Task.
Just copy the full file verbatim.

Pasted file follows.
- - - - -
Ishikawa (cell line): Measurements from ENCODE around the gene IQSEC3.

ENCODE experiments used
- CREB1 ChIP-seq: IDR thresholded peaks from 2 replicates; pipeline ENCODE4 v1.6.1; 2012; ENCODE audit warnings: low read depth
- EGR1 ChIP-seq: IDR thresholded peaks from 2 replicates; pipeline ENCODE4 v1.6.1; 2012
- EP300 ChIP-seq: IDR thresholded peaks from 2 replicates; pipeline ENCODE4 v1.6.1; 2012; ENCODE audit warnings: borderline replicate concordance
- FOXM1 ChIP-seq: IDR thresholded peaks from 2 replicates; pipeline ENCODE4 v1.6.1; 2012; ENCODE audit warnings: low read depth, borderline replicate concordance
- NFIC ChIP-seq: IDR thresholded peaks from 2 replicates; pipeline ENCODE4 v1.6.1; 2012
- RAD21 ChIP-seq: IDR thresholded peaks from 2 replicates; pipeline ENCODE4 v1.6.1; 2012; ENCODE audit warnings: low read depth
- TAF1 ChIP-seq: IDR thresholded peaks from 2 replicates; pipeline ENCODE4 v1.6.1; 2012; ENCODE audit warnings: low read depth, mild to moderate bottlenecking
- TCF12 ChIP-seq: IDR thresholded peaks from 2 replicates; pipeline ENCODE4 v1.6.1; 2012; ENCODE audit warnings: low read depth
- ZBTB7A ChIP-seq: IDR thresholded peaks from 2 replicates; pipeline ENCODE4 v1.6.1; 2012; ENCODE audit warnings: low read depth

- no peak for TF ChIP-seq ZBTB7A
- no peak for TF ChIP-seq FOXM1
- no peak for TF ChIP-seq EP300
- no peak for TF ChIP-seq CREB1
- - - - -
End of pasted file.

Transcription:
Ishikawa (cell line): Measurements from ENCODE around the gene IQSEC3.

ENCODE experiments used
- CREB1 ChIP-seq: IDR thresholded peaks from 2 replicates; pipeline ENCODE4 v1.6.1; 2012; ENCODE audit warnings: low read depth
- EGR1 ChIP-seq: IDR thresholded peaks from 2 replicates; pipeline ENCODE4 v1.6.1; 2012
- EP300 ChIP-seq: IDR thresholded peaks from 2 replicates; pipeline ENCODE4 v1.6.1; 2012; ENCODE audit warnings: borderline replicate concordance
- FOXM1 ChIP-seq: IDR thresholded peaks from 2 replicates; pipeline ENCODE4 v1.6.1; 2012; ENCODE audit warnings: low read depth, borderline replicate concordance
- NFIC ChIP-seq: IDR thresholded peaks from 2 replicates; pipeline ENCODE4 v1.6.1; 2012
- RAD21 ChIP-seq: IDR thresholded peaks from 2 replicates; pipeline ENCODE4 v1.6.1; 2012; ENCODE audit warnings: low read depth
- TAF1 ChIP-seq: IDR thresholded peaks from 2 replicates; pipeline ENCODE4 v1.6.1; 2012; ENCODE audit warnings: low read depth, mild to moderate bottlenecking
- TCF12 ChIP-seq: IDR thresholded peaks from 2 replicates; pipeline ENCODE4 v1.6.1; 2012; ENCODE audit warnings: low read depth
- ZBTB7A ChIP-seq: IDR thresholded peaks from 2 replicates; pipeline ENCODE4 v1.6.1; 2012; ENCODE audit warnings: low read depth

- no peak for TF ChIP-seq ZBTB7A
- no peak for TF ChIP-seq FOXM1
- no peak for TF ChIP-seq EP300
- no peak for TF ChIP-seq CREB1